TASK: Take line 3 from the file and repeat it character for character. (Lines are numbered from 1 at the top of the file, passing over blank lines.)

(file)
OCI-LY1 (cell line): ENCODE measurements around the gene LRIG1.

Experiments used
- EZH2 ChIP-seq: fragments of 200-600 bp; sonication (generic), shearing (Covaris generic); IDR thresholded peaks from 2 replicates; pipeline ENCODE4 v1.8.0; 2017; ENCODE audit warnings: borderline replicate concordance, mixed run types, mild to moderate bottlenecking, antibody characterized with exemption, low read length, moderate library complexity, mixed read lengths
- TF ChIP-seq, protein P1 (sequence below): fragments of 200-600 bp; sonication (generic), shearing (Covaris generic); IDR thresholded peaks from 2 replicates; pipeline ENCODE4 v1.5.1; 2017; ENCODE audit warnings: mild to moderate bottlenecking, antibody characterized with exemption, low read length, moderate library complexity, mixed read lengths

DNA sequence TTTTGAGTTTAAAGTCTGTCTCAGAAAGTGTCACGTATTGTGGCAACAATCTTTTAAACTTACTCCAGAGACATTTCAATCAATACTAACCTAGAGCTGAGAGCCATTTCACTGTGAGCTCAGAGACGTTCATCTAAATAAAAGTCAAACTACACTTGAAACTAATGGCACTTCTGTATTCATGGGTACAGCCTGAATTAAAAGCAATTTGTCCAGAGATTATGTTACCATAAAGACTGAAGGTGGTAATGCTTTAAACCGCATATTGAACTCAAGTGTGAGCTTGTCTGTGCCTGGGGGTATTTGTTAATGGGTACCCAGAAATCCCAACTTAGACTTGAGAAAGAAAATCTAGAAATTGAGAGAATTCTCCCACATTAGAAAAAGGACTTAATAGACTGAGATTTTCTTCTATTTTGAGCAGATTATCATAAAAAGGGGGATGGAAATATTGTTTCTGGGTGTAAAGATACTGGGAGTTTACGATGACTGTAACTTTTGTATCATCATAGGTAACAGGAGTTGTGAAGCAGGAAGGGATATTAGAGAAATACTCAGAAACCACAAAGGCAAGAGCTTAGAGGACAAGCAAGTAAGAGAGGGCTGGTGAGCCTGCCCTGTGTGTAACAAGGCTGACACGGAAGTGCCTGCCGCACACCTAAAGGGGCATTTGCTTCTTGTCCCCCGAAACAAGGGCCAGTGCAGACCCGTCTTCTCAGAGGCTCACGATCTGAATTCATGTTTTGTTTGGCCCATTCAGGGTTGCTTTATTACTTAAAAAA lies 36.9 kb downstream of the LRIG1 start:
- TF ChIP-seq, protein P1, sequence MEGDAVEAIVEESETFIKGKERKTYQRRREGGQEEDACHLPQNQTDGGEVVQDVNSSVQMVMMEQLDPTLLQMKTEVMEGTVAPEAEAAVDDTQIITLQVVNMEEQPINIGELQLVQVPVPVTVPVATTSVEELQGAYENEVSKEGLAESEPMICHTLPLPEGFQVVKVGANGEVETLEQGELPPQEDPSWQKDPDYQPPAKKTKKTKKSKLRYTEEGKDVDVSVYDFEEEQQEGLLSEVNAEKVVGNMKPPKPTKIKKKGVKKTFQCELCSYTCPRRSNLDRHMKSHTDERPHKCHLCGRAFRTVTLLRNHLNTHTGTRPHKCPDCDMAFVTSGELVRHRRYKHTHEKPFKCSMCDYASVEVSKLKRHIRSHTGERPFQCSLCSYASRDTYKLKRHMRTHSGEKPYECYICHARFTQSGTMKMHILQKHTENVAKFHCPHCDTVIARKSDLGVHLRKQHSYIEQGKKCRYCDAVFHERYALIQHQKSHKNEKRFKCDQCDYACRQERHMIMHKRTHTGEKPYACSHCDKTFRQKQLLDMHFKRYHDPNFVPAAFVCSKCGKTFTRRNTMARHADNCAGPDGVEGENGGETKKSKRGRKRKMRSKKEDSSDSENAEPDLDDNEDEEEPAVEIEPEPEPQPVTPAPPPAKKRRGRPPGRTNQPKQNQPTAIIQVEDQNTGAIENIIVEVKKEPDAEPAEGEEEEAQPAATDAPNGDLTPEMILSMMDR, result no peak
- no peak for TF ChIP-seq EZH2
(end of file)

- EZH2 ChIP-seq: fragments of 200-600 bp; sonication (generic), shearing (Covaris generic); IDR thresholded peaks from 2 replicates; pipeline ENCODE4 v1.8.0; 2017; ENCODE audit warnings: borderline replicate concordance, mixed run types, mild to moderate bottlenecking, antibody characterized with exemption, low read length, moderate library complexity, mixed read lengths